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A Room for Two

A Room for Two with a View

There’s a romantic in each of us that keeps a collection of treasured love stories in our memories. They may be places we’ve been or places we’ve seen in movies or read about in books or they may be completely imaginary. But we all know romantic when we see it.

My own list includes an old colonial inn where my wife and I spent our wedding night and a sleeping car on a train hurtling across the Canadian wilderness that took us to a log cabin in the woods by a roaring river. There was a luxurious hotel room with a view of the Seattle skyline and a patchwork of rooms that made up a petite Parisian apartment.

Here in the Caribbean, the idea of the romantic getaway takes on a different look. We have a unique setting—dramatic mountainsides surrounded by the calming seashores—so that a place can be private and wide open at the same time. Almost every hillside site has an unimpeded view and, unless someone is passing by in a helicopter, complete privacy.
We spent our first few married months on St Thomas in a little wooden cottage on the north side, high above the waves. It was appropriately called The Love Nest, and that’s exactly how it felt. High up in the treetops, it was a ramshackle bungalow, all plywood and two-by-fours, just big enough for a bed and a bath and a little kitchenette. The porch held just two people, with a spectacular view of the surf on the rocks below. When the wind blew, the whole place swayed with the trees. On those evenings when the rain fell solid and steady, a chorus of frogs came out in full song.

With the season of love in the air, the question lingers: What makes a place romantic, and how is it designed that way? I think it comes down to a couple of themes: simplicity and intimacy. There’s a certain scale to a place that fits two people, that allows them to focus on each other, that frames the activities spent together in a particular place and moment.

Our first real house was a cottage in Secret Harbor. I had designed it when I was still a bachelor as the caretaker’s quarters for a client’s main house. At the time, I had no idea I’d be living there with my new bride. It became immediately known as The Honeymoon Cottage. Perched on the edge of a low cliff above a rocky beach, it was a small-scaled love nest: one bedroom, one bath, a small kitchen, a living room and a porch that cantilevered out toward the water. It was perfect for two people and the occasional guests.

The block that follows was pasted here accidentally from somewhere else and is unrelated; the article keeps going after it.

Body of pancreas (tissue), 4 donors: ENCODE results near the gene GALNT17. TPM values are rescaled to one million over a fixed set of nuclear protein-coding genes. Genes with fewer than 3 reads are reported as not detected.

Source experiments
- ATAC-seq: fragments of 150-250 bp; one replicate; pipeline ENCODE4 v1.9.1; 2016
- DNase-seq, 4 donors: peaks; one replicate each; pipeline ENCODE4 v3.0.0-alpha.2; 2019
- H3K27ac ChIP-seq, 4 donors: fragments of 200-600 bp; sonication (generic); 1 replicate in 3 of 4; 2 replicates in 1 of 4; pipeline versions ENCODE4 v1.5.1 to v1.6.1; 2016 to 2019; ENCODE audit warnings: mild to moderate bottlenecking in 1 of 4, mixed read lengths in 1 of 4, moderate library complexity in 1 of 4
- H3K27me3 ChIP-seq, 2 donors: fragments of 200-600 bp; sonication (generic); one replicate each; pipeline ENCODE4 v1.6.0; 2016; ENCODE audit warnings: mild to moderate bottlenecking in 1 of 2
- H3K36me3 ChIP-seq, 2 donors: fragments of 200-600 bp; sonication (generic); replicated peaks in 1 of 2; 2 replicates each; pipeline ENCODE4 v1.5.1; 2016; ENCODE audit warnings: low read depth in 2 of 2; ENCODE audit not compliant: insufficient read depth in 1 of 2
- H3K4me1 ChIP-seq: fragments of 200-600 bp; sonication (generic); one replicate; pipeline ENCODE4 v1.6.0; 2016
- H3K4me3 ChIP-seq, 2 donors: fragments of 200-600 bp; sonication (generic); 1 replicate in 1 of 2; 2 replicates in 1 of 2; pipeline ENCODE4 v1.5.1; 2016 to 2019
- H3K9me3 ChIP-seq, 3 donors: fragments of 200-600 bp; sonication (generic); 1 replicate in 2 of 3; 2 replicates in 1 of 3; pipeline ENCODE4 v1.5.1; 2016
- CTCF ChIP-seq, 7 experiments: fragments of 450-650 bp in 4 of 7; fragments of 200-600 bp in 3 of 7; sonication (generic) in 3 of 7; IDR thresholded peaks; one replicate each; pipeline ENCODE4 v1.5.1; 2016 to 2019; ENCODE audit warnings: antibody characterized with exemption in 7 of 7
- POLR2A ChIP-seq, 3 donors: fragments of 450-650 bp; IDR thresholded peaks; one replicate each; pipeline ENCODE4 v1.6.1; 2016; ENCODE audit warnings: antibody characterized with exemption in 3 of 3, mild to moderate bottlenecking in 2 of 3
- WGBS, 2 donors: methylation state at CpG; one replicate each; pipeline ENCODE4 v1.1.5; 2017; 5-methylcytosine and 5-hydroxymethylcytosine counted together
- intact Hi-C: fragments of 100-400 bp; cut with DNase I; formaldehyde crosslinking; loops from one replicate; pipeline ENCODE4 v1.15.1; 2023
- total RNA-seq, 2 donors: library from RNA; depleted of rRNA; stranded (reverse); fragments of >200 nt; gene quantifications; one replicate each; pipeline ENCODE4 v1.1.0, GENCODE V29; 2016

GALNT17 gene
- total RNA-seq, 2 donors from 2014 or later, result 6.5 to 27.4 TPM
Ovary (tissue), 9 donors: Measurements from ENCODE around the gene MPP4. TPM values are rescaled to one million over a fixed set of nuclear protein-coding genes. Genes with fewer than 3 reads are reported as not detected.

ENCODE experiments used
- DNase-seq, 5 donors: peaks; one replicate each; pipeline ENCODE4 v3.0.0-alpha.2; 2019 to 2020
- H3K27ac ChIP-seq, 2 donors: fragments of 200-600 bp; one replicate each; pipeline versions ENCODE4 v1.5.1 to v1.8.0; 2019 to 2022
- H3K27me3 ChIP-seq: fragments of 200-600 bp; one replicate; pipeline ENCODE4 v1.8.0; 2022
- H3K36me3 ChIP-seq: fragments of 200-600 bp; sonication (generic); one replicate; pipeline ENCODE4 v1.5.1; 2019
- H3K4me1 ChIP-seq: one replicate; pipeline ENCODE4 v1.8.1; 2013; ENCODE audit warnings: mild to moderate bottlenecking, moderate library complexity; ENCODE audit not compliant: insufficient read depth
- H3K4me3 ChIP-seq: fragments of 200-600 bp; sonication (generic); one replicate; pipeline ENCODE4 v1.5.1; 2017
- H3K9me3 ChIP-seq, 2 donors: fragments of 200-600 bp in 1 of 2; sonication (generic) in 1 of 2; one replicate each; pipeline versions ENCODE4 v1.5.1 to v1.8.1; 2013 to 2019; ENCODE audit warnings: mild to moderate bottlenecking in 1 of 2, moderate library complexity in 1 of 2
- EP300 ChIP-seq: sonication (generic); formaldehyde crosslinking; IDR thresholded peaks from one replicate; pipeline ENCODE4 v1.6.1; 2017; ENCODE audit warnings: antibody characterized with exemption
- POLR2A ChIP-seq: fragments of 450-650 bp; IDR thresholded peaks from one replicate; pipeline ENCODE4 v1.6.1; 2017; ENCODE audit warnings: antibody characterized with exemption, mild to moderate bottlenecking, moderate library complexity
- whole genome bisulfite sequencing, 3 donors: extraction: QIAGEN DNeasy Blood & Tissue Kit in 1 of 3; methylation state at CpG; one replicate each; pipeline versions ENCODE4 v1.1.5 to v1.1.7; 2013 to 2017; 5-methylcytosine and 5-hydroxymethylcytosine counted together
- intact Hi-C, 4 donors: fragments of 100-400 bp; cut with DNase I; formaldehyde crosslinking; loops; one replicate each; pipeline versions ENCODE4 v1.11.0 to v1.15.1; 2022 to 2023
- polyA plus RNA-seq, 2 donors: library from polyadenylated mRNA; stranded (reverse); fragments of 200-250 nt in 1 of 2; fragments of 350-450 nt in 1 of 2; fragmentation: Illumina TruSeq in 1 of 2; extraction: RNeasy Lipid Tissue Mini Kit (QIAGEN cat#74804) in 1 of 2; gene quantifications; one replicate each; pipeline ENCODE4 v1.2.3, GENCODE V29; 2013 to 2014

And once, in the still nights that followed a hurricane, when there was no power for a fan or a light, we pulled the bed onto the porch to catch the night breeze. And in the middle of the night, waking to the full moon shining like diamonds on the water and casting an ethereal glow through the mosquito net, suspended in the breezy air above the waves, we were adrift in another world.

I was later asked by some friends to design a cottage specifically for honeymoon couples. The site was spectacular: a hilltop in the center of the island, with a postcard view of Charlotte Amalie harbor to the south and a broad view of the Atlantic to the north. The program was simple: living room, kitchen, bedroom, bath, a small pool and private outdoor living space.

Here was a chance to put all of those collected ideas of the romantic places I’d known into a small gem of a house. The sense of scale was critical, each space just the right size for two people to enjoy together. The living areas naturally went to the sunnier, warmer harbor side, where they could be wide open to the outdoor spaces and closely connected to the landscape on the flatter hilltop. The view of the harbor, framed by the trees and plants and arched doorways, became the focal point of the whole design.

The bedroom and bath fit beautifully on the cooler, breezier Atlantic side. The land there sloped down and away, raising those rooms above the treetops and giving them the clear and elevated private view.

What developed in this small plan was a rich variety of places for two people to be together—a lush and comfortable living room open on three sides to nature, a simple galley kitchen just big enough to hold the necessities, an alcove of a bedroom and a shower with no walls. There were places for two in different settings—a café table next to a large open window in the living room, a dinette under the shade of the trellised patio off the kitchen with a framed view of the Atlantic horizon, lounge chairs on the pool deck in the late afternoon sun, a little bench seat at the edge of the tiny lawn for watching the cruise ships pull out from the harbor at the end of the day, and the half-moon splash pool. This was aptly called Seventh Heaven.


What makes a place romantic? Along with simplicity and intimacy, I think it’s enhanced by a sense of retreat; that you’re in a place all your own, even in the middle of a bustling city or atop a tropical island. And in the Caribbean, it includes having a particular view of the larger world that only the two of you can see. It’s the place, the setting, and how those are captured. But in the end, it’s about sharing that place with someone you love.

Happy Valentine’s Day.

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